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Did You Know: APS Was Founded By A Japanese Immigrant

Hachiro Onuki
(Photo courtesy Dr. Karen Leong)
Dr. Karen Leong is an associate professor at Arizona State University's School of Social Transformation and an author. She is currently working with JACL Arizona and members of the Japanese American community on an oral history project about Japanese Amer

We turn on a switch, press a button or click a remote control. And that quickly electricity is running. Arizona has electricity today in large part because of a Japanese immigrant. Did You Know…the Arizona Power Service company was founded by Hachiro Onuki?

“He brought electrical lighting to Phoenix.”

Karen Leong is an associate professor at Arizona State University's School of Social Transformation. She has been researching the story of Onuki’s life in the United States.

“He was one of the founders, with other men in Arizona, of the Arizona Power Service, APS. It was the Phoenix Illuminating Company.”

Onuki came to the U.S. in 1876. He traveled here with a group of American sailors that was bringing Japanese items to the Philadelphia Centennial Expo.

He was supposed to help transport the items, then make his way west to San Francisco to take a ship back. By the mid-1880s, while headed west Onuki made his way to Arizona.

“He had started a silver mine, that I don’t think did very well. He changed his Japanese name to almost what sounds like some sort of Nordic name … with Ohnick, and really made a life for himself.”

The now named Hutchlon Ohnick, befriended a couple of businessmen. They joined into a partnership on a new venture - gas and electricity. The men decided the best place to launch their business was the growing town of Phoenix.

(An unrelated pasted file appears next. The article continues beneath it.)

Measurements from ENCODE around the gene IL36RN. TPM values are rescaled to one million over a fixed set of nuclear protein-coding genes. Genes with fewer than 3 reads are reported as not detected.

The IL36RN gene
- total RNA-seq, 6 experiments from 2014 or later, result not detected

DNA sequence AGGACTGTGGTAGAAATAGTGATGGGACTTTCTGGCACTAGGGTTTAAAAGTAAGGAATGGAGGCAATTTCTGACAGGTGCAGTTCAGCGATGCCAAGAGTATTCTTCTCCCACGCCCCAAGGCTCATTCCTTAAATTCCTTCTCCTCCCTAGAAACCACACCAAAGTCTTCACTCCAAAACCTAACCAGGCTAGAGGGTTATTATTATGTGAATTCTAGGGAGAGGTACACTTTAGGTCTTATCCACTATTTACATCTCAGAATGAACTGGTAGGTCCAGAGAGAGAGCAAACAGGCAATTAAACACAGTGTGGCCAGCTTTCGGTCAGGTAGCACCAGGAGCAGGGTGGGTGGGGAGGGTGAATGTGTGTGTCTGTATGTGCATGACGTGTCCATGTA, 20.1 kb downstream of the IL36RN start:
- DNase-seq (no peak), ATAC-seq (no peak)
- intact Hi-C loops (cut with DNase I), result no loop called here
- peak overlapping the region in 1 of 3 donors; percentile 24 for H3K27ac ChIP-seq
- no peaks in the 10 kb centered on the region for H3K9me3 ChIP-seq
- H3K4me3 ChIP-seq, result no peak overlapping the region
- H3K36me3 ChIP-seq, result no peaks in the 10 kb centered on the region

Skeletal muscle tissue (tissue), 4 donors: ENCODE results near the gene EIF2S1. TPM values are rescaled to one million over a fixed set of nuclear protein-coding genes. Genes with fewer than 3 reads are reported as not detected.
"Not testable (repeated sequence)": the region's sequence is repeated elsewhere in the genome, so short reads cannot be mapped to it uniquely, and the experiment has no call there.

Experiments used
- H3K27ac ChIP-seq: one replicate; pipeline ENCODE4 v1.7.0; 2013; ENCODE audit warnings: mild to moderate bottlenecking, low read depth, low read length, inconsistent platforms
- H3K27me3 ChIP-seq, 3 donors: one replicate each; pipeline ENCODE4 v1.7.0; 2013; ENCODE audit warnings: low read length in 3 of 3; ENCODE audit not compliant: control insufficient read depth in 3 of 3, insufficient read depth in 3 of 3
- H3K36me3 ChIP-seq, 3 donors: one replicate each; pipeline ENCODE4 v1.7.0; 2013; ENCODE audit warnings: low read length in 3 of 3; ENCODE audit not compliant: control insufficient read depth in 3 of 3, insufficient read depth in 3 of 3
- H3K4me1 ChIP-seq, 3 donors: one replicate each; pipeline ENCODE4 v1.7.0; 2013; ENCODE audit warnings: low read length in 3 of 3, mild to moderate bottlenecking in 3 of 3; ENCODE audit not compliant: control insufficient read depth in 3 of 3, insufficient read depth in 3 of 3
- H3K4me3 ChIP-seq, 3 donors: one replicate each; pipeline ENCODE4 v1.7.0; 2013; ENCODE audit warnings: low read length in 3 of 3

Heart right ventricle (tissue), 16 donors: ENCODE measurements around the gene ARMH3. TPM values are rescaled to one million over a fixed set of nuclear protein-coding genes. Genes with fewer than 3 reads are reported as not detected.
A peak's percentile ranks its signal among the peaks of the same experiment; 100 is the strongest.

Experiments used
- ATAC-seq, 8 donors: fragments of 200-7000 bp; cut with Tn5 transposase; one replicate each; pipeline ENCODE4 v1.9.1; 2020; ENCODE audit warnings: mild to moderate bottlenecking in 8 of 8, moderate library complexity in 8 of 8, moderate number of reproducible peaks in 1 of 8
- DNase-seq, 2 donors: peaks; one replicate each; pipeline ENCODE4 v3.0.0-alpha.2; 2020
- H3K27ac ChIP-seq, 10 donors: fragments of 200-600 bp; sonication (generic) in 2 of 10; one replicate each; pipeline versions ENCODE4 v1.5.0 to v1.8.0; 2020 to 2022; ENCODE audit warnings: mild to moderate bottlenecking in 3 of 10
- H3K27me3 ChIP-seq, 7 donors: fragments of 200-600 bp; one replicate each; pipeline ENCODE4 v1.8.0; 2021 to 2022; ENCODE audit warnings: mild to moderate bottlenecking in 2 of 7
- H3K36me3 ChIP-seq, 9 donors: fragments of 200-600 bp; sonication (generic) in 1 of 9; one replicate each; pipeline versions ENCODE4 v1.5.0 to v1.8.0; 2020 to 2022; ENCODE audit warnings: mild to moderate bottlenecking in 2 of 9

“I don’t think he personally knew a lot about electricity, but I think he was willing to invest and get other people with him to invest in this idea of electricity.”

And that he did. As the company builder and superintendent, he introduced the Phoenix Illuminating Gas and Electric Company franchise to the Phoenix City Council. By April 1886, the city council gave their support. The company began providing power to local businesses. By early 1887 the first city lamp was lighted on the corner of Washington Street and what we know today as Central Avenue.

The company continued to evolve, and after several years, Ohnick relinquished his leadership.

“He eventually moved to Seattle. And that’s sort of where we lose sight of him.”

APS has written a book about the company’s history, and it begins with the story of its founder - Hachiro Onuki.

Nadine Arroyo Rodriguez was a reporter at KJZZ from 2008 to 2015.